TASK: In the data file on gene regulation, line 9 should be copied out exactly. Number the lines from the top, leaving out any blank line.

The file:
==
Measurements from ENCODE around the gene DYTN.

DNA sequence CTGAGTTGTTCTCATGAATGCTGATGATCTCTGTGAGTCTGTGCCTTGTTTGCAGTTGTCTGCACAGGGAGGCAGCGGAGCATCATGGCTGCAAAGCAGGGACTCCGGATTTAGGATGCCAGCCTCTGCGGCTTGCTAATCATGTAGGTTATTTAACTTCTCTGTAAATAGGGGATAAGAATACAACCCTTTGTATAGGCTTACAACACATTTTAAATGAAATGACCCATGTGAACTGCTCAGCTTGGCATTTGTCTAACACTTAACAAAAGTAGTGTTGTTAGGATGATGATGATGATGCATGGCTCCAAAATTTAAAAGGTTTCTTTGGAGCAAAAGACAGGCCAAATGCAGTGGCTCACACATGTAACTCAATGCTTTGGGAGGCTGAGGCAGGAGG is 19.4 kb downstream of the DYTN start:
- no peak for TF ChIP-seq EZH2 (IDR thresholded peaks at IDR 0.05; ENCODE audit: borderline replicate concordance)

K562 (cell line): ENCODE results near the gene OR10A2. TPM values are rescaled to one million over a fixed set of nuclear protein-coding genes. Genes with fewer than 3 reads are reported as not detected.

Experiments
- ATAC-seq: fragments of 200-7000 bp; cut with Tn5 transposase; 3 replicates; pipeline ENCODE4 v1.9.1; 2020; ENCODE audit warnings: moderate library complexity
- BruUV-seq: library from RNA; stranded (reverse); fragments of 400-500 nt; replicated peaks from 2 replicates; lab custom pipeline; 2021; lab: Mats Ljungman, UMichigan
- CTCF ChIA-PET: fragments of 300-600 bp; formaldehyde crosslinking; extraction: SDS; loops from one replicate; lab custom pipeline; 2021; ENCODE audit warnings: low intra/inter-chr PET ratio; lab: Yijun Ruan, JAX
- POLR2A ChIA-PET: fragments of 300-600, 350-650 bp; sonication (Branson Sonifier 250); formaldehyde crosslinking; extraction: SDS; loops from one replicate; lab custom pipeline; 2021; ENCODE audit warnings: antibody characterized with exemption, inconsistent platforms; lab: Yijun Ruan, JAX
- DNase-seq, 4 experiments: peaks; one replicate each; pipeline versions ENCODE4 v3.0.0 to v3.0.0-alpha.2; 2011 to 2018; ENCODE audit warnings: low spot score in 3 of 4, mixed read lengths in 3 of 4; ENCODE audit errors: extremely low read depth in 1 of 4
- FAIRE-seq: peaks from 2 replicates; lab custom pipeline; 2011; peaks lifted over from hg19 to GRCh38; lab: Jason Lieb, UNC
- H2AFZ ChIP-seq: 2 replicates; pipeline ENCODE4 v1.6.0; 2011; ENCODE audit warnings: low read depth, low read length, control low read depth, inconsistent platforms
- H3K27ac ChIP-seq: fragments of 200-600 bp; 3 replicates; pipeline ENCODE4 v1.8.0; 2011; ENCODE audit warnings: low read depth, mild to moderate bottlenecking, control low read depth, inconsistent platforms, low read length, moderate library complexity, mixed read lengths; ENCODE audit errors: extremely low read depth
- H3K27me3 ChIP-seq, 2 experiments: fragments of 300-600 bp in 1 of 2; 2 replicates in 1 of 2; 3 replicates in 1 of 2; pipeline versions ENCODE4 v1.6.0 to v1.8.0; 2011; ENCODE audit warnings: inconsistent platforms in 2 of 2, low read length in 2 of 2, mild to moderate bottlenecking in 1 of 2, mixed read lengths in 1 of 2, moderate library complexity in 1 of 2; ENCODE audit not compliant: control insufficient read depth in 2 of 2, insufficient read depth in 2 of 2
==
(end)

- POLR2A ChIA-PET: fragments of 300-600, 350-650 bp; sonication (Branson Sonifier 250); formaldehyde crosslinking; extraction: SDS; loops from one replicate; lab custom pipeline; 2021; ENCODE audit warnings: antibody characterized with exemption, inconsistent platforms; lab: Yijun Ruan, JAX